The Catholic answer to that is that it certainly would be offensively presumptuous to call a mere man “holy” if we meant by that what Protestants think we mean by that. It would be terrible to claim that a man could live without sinning, that he is “semi-divine” and never commits errors. That’s why we don’t do it.
Catholics call the pope “holy” because he is holy in one biblical sense of the word: Scripture speaks of “holy ground,” “the holy mountain,” “holy offerings,” “holy anointing oil,” “holy incense,” “the holy altar” – it even says that “Every cooking pot in Jerusalem and in Judah will be holy to the LORD of hosts!” This sense of the word “holy” simply means “set apart.” If St. Paul advised the Colossians that they were “God’s chosen ones, holy and beloved,” then it’s not a far stretch to claim that the Pope, too, might legitimately be referred to as “Holy Father.” This in no way claims semi-divinity for him; it is simply a misunderstanding of terms on the part of Protestants. Catholics do not consider the pope to be incapable of making a mistake or incapable of sinning; that is simply not what the doctrine of papal infallibility teaches. Patrick Madrid, in his book Pope Fiction, explains it like this:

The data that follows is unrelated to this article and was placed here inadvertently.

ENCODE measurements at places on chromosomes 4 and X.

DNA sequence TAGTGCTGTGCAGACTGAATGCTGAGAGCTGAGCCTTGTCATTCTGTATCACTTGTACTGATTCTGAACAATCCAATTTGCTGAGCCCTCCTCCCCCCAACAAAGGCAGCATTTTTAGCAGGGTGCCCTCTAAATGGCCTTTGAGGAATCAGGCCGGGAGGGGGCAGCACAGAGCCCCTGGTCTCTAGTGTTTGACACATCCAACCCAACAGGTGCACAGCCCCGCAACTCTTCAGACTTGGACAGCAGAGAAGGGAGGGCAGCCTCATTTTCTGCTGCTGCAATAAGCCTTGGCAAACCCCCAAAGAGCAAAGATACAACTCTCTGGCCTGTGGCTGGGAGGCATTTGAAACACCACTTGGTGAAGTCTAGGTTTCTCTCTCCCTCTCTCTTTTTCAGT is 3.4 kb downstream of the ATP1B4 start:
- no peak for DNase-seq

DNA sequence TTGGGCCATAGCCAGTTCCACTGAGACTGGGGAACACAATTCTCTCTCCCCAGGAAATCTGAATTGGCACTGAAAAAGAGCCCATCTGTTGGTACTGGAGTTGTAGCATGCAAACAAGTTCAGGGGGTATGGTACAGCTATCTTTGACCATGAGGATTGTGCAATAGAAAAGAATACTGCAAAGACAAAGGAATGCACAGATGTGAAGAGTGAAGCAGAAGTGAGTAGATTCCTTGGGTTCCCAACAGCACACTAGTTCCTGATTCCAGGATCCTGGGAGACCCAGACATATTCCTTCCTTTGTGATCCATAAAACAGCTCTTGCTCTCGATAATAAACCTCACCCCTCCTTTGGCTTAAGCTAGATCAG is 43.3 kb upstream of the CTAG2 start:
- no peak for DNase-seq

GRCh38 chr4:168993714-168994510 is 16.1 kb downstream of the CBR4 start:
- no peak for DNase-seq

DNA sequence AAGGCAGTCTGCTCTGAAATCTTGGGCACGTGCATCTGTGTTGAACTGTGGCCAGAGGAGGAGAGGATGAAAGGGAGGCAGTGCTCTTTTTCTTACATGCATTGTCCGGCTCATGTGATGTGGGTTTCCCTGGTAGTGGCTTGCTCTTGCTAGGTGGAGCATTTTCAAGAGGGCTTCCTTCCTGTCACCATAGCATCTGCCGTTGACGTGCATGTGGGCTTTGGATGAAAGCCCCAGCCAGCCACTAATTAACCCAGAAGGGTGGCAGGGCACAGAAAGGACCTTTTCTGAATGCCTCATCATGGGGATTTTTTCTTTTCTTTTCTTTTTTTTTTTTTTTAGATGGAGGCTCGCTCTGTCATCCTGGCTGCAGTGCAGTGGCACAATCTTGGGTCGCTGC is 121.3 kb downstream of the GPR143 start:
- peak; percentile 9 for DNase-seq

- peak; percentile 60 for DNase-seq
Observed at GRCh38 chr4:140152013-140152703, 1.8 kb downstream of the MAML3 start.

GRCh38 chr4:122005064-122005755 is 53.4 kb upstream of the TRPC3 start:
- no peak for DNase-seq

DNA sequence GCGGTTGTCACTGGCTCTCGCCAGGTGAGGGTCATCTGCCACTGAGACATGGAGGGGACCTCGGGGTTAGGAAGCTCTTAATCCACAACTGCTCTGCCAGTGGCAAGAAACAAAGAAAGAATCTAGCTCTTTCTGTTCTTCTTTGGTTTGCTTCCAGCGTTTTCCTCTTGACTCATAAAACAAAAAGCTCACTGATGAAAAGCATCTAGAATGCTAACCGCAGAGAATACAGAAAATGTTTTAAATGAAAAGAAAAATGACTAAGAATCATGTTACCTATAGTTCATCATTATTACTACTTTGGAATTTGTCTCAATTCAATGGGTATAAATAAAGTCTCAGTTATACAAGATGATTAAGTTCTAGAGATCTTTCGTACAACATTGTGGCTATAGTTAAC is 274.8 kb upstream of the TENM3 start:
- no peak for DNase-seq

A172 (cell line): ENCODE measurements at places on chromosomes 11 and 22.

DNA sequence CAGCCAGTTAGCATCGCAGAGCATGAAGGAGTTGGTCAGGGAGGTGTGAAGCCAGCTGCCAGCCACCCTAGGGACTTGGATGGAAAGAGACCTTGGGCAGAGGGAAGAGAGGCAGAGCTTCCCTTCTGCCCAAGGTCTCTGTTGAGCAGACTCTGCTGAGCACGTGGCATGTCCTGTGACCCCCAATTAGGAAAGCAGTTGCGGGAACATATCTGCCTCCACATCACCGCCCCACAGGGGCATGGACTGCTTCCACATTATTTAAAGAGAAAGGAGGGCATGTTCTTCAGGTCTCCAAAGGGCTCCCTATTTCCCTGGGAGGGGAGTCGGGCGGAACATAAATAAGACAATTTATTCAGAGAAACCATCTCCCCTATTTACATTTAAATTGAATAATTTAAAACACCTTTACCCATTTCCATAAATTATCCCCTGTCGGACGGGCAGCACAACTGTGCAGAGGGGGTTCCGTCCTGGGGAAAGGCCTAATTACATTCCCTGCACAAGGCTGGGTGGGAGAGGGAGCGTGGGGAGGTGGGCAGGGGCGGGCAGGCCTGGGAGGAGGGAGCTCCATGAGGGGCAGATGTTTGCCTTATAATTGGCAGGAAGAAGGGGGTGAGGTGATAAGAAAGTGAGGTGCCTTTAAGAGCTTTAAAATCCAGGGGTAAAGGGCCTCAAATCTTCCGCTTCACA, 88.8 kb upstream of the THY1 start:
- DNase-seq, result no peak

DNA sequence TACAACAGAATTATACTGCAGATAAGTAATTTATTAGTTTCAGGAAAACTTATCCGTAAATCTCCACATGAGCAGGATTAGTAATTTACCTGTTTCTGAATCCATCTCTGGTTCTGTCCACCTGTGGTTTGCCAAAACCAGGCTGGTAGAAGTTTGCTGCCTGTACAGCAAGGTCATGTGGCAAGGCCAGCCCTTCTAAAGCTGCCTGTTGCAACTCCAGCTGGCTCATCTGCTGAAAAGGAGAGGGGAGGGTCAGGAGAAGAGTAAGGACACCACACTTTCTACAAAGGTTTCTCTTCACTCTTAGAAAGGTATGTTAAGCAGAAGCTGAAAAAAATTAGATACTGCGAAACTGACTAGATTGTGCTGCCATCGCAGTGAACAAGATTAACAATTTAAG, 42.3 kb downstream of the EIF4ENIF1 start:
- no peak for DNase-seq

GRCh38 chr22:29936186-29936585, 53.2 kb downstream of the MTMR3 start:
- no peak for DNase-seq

At this juncture, we should spell out exactly what papal infallibility is not. First, it doesn’t give the pope the answers to theological questions (as inspiration would), nor does infallibility guarantee that he will be proactive and teach what needs to be taught, when it should be taught, in the way it should be taught. Infallibility doesn’t mean that the pope is prompted by God to do or teach something. It doesn’t even guarantee that the pope, when he does teach, will be as effective or persuasive or clear as he should be in what he teaches. Papal infallibility guarantees none of these things. Rather, it is a guarantee that God the Holy Spirit will preserve the pope from formally teaching error.